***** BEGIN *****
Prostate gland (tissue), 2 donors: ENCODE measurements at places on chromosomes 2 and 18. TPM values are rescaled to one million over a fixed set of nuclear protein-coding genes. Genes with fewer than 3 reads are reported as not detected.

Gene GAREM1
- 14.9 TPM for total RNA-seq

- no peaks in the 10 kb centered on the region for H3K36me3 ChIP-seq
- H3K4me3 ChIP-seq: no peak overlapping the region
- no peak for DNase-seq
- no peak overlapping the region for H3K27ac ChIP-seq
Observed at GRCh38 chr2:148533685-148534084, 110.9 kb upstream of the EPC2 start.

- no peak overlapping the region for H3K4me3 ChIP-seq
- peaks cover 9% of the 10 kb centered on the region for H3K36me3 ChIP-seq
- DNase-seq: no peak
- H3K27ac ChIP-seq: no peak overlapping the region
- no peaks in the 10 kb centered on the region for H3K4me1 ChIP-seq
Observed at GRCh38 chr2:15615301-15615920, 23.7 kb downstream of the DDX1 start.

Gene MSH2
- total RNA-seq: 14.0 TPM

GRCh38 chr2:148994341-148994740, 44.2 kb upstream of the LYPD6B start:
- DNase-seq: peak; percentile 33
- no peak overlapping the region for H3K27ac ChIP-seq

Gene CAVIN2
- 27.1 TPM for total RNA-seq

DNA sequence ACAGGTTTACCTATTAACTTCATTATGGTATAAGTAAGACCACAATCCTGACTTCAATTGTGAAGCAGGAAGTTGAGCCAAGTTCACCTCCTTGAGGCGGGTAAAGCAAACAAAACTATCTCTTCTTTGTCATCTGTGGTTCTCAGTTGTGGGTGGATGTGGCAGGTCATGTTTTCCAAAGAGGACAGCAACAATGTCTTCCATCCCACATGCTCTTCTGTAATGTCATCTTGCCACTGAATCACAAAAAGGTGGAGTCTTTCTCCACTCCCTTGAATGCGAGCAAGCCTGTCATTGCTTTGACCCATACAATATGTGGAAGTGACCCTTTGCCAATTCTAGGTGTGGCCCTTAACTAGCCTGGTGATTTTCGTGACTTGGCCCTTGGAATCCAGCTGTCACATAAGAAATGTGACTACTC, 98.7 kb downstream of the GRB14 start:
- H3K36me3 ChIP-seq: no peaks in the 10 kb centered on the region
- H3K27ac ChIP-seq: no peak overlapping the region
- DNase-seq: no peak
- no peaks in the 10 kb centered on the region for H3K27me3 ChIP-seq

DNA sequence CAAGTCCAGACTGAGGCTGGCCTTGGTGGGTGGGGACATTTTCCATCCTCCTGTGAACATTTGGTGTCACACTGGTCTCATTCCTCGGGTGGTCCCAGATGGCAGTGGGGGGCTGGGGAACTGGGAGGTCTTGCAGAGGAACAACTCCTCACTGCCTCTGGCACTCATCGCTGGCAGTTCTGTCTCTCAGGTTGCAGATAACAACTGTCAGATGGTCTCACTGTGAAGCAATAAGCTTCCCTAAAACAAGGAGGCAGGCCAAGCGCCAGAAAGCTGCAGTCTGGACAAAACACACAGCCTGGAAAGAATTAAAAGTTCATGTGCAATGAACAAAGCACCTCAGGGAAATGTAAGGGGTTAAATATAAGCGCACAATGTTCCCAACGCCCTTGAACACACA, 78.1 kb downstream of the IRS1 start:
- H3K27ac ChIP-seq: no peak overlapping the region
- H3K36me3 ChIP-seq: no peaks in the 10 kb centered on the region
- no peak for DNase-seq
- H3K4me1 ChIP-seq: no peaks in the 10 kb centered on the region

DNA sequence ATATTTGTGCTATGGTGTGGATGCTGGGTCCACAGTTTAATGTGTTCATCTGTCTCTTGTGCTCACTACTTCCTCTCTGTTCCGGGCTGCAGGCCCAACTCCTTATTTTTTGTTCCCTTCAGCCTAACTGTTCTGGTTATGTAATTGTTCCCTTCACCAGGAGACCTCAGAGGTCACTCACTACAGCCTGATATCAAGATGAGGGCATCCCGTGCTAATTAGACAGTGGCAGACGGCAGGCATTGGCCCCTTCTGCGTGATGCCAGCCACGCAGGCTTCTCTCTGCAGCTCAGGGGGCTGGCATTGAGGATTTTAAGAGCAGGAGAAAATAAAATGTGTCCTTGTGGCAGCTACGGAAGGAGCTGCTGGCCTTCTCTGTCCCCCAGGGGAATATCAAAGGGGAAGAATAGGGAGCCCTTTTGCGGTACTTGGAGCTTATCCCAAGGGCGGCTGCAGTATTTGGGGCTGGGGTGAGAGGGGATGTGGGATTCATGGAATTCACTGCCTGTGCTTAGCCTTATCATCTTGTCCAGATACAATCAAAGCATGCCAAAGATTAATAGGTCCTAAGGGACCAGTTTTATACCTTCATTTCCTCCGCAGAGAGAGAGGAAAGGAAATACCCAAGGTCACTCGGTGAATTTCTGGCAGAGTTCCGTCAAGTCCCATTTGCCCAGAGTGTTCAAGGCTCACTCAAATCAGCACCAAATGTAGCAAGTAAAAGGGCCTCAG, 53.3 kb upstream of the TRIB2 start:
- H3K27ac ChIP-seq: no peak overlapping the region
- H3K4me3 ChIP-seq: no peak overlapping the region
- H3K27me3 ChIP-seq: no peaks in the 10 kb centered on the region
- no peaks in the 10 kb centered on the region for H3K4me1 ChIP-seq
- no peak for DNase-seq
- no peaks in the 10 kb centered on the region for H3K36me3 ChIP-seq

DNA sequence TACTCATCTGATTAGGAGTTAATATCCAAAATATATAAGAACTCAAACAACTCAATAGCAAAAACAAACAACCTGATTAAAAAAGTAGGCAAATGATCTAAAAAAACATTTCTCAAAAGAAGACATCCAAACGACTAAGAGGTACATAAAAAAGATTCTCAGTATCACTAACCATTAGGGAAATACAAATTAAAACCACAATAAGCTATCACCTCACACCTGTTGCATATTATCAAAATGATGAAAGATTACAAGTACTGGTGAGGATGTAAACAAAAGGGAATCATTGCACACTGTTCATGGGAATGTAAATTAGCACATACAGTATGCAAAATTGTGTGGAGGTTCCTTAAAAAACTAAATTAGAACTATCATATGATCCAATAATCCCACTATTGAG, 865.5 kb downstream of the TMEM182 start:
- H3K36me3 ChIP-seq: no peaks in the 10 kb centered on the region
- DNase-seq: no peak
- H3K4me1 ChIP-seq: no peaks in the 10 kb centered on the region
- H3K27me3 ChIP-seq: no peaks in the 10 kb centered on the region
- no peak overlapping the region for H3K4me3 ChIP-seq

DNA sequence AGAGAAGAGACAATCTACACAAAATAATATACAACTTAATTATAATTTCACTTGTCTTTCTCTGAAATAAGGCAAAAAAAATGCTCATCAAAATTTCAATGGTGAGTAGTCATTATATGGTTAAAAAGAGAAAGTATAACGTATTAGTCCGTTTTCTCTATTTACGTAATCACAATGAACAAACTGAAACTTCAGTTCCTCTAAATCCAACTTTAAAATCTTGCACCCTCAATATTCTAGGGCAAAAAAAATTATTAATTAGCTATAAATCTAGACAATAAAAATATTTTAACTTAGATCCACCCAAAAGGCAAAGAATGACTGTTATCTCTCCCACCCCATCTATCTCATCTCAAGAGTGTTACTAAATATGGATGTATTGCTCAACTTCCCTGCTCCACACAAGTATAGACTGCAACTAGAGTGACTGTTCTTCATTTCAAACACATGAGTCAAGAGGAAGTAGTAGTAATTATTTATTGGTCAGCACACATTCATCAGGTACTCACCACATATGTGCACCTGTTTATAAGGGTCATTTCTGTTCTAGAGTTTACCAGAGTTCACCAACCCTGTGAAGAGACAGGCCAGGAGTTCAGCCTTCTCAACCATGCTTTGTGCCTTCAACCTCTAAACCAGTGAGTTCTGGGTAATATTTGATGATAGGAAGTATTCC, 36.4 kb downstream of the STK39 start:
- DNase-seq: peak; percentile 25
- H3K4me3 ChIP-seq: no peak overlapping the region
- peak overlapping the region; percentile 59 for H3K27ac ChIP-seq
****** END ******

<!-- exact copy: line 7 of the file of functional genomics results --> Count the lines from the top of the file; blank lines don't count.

- no peak overlapping the region for H3K27ac ChIP-seq